A New Lawn Completes Any Building Project
Construction can be murder on a lot. A healthy lawn stabilizes the soil and looks like a million bucks.
Synopsis: Learn how to evaluate and amend soil; rake out your grade; choose the best grass seed; prevent erosion; and determine the right type, and amount, of fertilizer.
It doesn’t matter if it is a new house or an addition, a deck, a patio, or a septic system. Construction projects often leave a site in poor condition. Existing lawns are flattened and torn, healthy topsoil is compacted and mixed with less desirable soils, and the grade is altered.
A new lawn will stabilize the soil and add a nice finishing touch. But growing a new lawn isn’t as simple as broadcasting a sack of fertilizer pellets followed by a bag of grass seed. Before you get there, you need to make sure you have healthy soil, good drainage, the right grade, and plenty of water.
Site work comes first
If you’re planting a lawn and don’t foresee tearing it up anytime soon, make sure you wait until all construction is complete, including landscaping projects like walks, patios, and plantings. If the site has an area that slopes toward the house, you should consider installing a curtain drain before installing the lawn. A curtain drain is a trench filled with gravel and a perforated pipe that drains water away from the foundation. The grass’s roots will stop soil erosion on the surface, but a lawn will not prevent water from flowing underground to the house.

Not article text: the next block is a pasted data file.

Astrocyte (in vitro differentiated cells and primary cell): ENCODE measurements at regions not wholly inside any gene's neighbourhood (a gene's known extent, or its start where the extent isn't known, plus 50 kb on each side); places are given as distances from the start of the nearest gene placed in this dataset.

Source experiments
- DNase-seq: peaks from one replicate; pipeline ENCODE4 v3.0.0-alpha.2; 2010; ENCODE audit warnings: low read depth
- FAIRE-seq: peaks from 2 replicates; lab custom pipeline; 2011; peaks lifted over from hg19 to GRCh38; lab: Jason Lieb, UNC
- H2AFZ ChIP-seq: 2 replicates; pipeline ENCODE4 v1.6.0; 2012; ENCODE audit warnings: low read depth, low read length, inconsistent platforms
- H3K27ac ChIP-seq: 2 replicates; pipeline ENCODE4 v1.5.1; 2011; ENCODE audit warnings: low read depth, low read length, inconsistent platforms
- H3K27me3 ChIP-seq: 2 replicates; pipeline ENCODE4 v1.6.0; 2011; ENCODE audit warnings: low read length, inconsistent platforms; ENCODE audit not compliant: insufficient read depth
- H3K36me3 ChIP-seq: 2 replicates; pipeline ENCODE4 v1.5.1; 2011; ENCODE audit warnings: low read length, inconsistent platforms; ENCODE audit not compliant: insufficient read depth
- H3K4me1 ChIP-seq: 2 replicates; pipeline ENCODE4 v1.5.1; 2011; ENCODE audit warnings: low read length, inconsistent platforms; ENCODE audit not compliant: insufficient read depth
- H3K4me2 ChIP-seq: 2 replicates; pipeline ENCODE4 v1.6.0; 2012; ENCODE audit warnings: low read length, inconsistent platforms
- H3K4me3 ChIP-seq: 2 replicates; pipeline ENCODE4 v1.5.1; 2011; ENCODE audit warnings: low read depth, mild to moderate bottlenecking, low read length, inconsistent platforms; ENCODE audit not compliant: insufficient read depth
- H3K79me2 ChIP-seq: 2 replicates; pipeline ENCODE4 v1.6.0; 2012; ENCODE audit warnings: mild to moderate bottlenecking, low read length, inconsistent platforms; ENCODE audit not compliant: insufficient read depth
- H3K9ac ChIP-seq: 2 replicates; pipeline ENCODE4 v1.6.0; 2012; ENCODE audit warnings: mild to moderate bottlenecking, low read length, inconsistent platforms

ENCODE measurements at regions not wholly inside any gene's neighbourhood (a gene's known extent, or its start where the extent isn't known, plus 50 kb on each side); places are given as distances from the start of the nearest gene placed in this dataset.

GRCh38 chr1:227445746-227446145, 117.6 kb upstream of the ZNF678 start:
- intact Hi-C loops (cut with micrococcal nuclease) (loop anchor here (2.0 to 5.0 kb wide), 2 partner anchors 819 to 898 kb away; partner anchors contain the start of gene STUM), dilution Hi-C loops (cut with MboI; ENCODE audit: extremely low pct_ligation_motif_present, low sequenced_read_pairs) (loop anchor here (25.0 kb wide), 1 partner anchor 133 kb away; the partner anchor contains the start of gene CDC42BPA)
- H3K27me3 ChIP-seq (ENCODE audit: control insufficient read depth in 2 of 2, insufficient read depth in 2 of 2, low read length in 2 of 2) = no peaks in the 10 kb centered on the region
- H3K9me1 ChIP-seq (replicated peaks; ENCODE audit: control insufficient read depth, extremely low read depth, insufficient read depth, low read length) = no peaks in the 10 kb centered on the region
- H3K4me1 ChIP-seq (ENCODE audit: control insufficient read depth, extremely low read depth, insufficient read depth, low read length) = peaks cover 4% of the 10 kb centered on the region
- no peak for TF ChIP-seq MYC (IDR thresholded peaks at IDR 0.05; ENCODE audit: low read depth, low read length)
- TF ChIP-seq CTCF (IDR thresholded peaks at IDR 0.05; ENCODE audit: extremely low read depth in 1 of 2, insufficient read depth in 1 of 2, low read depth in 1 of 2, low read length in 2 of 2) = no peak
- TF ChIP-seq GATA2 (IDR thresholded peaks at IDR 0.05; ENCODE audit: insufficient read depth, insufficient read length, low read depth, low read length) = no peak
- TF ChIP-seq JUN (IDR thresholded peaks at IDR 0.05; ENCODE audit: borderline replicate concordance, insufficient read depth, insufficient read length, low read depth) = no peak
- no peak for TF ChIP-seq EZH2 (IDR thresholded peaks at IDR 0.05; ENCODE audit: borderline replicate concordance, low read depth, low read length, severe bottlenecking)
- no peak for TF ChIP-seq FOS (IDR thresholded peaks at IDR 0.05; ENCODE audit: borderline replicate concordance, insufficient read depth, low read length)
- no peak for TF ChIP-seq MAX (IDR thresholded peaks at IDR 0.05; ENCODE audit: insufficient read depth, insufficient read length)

Also, make a plan for the rain-gutter downspouts. In some cases, you can connect them to an underground pipe that drains to daylight. Sometimes you have to connect a series of pipes to a dry well. In many cases, you can simply use stones to create a splash pan that prevents water from washing away the lawn.
Good soil grows great turf
Before you start grading, evaluate the soil and decide if it is good enough to grow a healthy lawn. In a perfect world, all soil would be light, friable, well drained, and full of organic matter. Even when a lot starts off with nice topsoil, though, construction activity usually degrades the soil by mixing it with less desirable subsoils, hard-pan soil, and clay.
If I think the existing soil on a site is OK, I do a simple test. I take a handful, lightly squeeze it in my hand, and poke it with my finger. If it breaks apart easily, I go right to the pH test (more on pH later). If the soil stays compacted in my hand, it may not drain well, and I’ll have to bring in new soil or amend the existing soil before planting grass seed. If you’re reluctant to test your own soil, you can have experts do it. Local cooperative extension services and some nurseries test soil for a minimal charge.
If you have poor topsoil, how you fix it depends on how important a great lawn is to you. I recommend 4 in. to 5 in. of new topsoil. Most of the time, trucked-in topsoil is fine for growing healthy grass, and it is not too expensive. For a little more money, you can amend the soil with compost, a good source of nutrients that improve soil structure. One part compost to 3 parts existing soil or new topsoil has worked well for me…
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